12. BURECS: An Interdisciplinary Undergraduate Climate Science Program

    Science.gov (United States)

    Dennis, D. P.; Marchant, D. R.; Christ, A. J.; Ehrenfeucht, S.

    2017-12-01

    The current structure of many undergraduate programs, particularly those at large research universities, requires students to engage with a major or academic emphasis early in their university careers. This oftentimes curbs exploration outside the major and can inhibit interdisciplinary collaboration. The Boston University Research Education and Communication of Science (BURECS) program seeks to bridge this institutional divide by fostering interdisciplinary and multidisciplinary collaboration on climate change-related issues by students from across Boston University (B.U.). Every year, approximately fifteen first-year students from B.U.'s College of Arts and Sciences, College of Communication, and School of Education are selected to join BURECS, which includes a climate science seminar, a hands-on lab course, a supported summer internship with Boston-area researchers, and the opportunity to participate in Antarctic field work during subsequent B.U. Antarctic Research Group expeditions. Currently in its third year, BURECS is funded through the Howard Hughes Medical Institute (HHMI) Professors Program.

  13. Criminologyof the future: interdisciplinary scientific connections

    Directory of Open Access Journals (Sweden)

    Antonyan Yu.M.

    2014-12-01

    Full Text Available The results of interdisciplinary scientific connections of the modern criminology conditional on the open character of this science and the necessity of its further development are given. The narrow-purpose character of criminological researches is noted: trivial subject matter; the criminologists’ lack of psychological, psychiatric, economical, historical, biological, ethnological and other knowledge; insufficiency of complex interdisciplinary works and empirical studies. Different viewpoints on the type of criminologists’ education are analyzed. That emphasizes the necessity of cooperation between criminology and other sciences, such as: sociology, demography, culturology, psychology, economics, pedagogics, psychiatry, ethnology, history, biology, political science, philosophy and others. The phenomenon of criminology is argued: it studies a “bad”, criminal, immoral person unlike other sciences (it belongs to the number of sciences which object is person. The main parameter of criminology as a science is examined – its subject which allows to distinguish it from other legal disciplines especially from criminal law. New aspects of interconnection between criminology and criminal procedure, criminalistics, the theory of investigation activity and criminal executive law are shown. The stable connections with family law, banking law, financial law and administrative law are considered. The author emphasizes the significant potential of developing criminology in its connection with nonlegal sciences: sociology, psychiatry, economics, statistics, psychology (including criminal psychology, biology and philosophy. It is noted that prospects and progress of criminology are possible only in its cooperation with other sciences.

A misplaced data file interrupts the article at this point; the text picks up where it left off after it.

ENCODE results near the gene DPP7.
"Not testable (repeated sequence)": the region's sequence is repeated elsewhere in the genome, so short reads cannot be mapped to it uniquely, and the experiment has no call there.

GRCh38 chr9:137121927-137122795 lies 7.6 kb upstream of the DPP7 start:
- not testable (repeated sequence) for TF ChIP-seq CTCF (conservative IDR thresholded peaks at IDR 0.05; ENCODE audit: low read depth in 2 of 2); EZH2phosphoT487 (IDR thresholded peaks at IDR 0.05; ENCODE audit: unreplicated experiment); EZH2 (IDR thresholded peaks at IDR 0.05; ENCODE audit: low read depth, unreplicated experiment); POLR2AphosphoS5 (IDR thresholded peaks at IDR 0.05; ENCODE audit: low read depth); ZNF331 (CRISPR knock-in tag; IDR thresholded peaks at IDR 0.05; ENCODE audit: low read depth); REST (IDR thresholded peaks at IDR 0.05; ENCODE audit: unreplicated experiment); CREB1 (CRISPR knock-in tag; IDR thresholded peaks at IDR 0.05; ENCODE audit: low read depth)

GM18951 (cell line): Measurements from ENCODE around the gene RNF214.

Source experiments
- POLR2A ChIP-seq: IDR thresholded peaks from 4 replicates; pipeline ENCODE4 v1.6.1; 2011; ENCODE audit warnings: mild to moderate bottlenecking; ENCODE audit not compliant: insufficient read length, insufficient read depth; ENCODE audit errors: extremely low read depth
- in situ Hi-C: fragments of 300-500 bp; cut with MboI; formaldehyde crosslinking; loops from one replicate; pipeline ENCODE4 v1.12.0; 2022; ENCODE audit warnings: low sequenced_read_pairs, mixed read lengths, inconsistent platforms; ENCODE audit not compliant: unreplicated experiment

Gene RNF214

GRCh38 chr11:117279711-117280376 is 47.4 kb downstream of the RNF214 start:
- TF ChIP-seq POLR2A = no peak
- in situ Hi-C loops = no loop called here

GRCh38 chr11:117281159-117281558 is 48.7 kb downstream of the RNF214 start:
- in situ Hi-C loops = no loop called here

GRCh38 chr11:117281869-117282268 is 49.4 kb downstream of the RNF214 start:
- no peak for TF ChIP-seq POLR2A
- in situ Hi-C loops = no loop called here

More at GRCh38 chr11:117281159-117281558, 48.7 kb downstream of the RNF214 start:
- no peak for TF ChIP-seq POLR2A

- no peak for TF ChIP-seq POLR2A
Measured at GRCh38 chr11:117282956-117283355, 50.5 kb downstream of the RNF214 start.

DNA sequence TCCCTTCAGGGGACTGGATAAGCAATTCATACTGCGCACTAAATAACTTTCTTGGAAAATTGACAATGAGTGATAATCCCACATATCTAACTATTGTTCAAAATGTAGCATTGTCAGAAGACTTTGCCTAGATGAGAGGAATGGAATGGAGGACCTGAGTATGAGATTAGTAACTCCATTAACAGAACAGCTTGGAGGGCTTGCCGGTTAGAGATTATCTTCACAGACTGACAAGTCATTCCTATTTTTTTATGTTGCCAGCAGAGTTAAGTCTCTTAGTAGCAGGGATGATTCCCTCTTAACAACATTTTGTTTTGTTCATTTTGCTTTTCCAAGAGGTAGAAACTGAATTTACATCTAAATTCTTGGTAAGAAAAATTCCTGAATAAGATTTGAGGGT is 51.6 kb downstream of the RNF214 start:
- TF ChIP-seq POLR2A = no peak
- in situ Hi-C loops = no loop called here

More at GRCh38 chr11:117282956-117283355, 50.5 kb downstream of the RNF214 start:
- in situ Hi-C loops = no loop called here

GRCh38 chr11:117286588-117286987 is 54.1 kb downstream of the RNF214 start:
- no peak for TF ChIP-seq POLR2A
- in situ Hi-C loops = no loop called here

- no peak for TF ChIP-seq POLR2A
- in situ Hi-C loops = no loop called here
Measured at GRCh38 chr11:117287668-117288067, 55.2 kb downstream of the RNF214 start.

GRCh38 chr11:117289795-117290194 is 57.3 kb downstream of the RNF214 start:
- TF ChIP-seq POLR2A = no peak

14. An interdisciplinary study in initial teacher training

    Directory of Open Access Journals (Sweden)

    Virginia Larraz Rada

    2014-07-01

    Full Text Available This experiment of innovative university education shows the interdisciplinary work carried out in the studies of the Bachelor of Science in Education at the University of Andorra. The study was developed within two subjects: Communication Technology (TAC and Cultural Heritage Education in Andorra. The main objective of this experiment is to foster the use of technological resources and digital materials, with the aim of drawing cultural heritage closer to the classroom. Based on a previous study of documentation and an analysis of online educational materials, the students have to design an e-book, which is understood to be digital material in the curricular field of cultural heritage. This digital material is a didactic proposal that focuses on the construction of knowledge by primary school students. During the elaboration of the materials the instructors introduce follow-up activities. The results of the experiment show that, from an interdisciplinary approach, and a problem-solving, learning-centered methodology, specific and transferable abilities in initial teacher training can be studied and evaluated.

  15. International Interdisciplinary Research Institute Project in Senegal

    Science.gov (United States)

    Gueye, Paul

    2010-02-01